Evidence Soup is back in business. These past 3 months, I've been distracted by a number of things, including a move from Denver, Colorado to the San Francisco Bay Area. So, where were we?
Will "4.37 Degrees of Separation" play at the multiplex? Awhile back I wrote about recent research to test the Six Degrees of Separation theory. New evidence suggests that people are separated by an average of 4.74 degrees (only 4.37 in the U.S.). Doesn't really roll off the tongue, and I wouldn't expect Will Smith to star in a sequel. But this latest research applies only to people on Facebook; a New York Times piece reminds us "the cohort was a self-selected group, in this case people with online access who use a particular Web site".
Desperately seeking scientific integrity. Early on, President Obama launched an effort to ensure that the public can "trust the science and scientific process informing public policy decisions". His March 9, 2009 memorandum made agencies responsible for "the highest level of integrity in all aspects of the executive branch's involvement". Great idea to de-politicize science, though it's much easier said than done -- as evidenced by the nearly-two-year delay in providing "guidelines" for agencies issuing this policy. Really. Those guidelines were published December 17, 2010 [pdf here].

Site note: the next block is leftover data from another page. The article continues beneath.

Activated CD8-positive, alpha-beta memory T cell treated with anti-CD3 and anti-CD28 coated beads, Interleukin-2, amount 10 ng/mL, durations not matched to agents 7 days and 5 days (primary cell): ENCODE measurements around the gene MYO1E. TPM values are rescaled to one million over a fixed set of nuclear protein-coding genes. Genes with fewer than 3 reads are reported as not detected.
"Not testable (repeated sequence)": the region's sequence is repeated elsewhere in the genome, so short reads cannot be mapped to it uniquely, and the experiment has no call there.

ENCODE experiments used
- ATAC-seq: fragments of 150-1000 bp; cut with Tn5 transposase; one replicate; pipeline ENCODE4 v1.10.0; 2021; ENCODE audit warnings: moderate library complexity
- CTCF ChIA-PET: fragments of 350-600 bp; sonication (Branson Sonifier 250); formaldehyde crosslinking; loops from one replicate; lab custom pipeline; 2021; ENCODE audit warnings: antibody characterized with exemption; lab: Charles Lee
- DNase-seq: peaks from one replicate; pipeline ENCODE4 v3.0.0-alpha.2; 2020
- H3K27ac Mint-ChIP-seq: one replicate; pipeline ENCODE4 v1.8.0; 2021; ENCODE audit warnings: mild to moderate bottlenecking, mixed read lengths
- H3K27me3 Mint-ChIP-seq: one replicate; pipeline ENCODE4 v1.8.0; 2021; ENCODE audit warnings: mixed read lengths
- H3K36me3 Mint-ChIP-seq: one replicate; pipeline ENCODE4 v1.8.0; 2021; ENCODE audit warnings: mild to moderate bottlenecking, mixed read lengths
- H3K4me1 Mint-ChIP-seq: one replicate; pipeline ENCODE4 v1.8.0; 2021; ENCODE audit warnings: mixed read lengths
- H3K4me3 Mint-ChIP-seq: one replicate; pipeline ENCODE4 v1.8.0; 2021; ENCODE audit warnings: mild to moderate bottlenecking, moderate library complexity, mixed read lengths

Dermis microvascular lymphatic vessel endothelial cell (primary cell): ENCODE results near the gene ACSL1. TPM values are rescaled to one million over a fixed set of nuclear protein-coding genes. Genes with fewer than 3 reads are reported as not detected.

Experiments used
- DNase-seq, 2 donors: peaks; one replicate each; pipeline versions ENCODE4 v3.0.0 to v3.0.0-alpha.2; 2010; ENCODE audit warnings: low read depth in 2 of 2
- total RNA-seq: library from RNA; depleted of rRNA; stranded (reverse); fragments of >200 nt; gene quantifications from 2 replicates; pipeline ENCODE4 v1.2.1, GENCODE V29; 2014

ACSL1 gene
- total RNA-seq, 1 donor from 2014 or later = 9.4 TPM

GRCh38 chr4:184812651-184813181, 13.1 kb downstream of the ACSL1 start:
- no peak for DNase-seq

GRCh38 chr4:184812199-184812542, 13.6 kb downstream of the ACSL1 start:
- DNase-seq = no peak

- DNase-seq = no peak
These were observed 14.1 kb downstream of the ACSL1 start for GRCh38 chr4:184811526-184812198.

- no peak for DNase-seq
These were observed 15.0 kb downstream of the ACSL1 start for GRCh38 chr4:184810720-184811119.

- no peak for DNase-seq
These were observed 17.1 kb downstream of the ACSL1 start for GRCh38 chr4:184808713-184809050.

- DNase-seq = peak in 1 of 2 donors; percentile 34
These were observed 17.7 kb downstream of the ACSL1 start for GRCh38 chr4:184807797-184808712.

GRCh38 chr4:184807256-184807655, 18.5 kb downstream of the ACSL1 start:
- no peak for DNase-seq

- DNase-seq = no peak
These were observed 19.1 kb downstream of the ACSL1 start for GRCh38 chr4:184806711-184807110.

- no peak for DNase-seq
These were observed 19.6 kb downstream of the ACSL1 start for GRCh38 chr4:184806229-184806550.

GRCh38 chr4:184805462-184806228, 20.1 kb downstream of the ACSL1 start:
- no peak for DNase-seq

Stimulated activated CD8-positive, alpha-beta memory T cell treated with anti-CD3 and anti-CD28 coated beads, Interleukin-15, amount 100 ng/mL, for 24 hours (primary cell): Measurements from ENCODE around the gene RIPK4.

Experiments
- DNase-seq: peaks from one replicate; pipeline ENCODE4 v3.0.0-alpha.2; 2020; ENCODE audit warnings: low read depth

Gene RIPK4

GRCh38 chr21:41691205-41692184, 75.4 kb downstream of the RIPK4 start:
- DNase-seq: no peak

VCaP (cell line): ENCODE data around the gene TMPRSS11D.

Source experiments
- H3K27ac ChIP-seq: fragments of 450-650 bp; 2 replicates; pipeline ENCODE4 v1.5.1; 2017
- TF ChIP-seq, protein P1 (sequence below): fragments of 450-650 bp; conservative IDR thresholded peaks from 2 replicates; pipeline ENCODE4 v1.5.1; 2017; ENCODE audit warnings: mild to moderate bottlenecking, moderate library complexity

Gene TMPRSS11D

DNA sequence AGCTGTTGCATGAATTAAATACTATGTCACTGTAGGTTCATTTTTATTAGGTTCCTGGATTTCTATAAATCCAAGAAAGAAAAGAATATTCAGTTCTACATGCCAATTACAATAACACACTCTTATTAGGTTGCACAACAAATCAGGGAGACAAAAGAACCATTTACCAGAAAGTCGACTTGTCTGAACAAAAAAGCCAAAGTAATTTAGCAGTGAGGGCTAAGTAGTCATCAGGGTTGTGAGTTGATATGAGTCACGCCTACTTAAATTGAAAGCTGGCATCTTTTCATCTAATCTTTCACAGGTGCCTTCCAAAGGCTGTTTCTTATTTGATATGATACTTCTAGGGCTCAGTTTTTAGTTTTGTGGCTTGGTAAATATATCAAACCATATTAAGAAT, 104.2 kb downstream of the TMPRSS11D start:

Oh, and meanwhile the Obama Administration was widely criticized for using sloppy science to support its moratorium on offshore drilling after the BP disaster on the Gulf Coast. It's never simple: In real life it requires weighing risks, factoring in economic impacts, and making political tradeoffs (consider this analysis of the economic impact of that ban - [pdf here]). A scientific integrity rule won't give you all the answers you need when making such complex decisions: It's surely not as simple as determining whether scientific findings were manipulated for political purposes.
As explained in a recent National Public Radio story, now we're seeing the first challenge to federal evidence-gathering under this new regime: It's directed at the Bureau of Land Management (a branch of the Department of the Interior). More about that in a moment.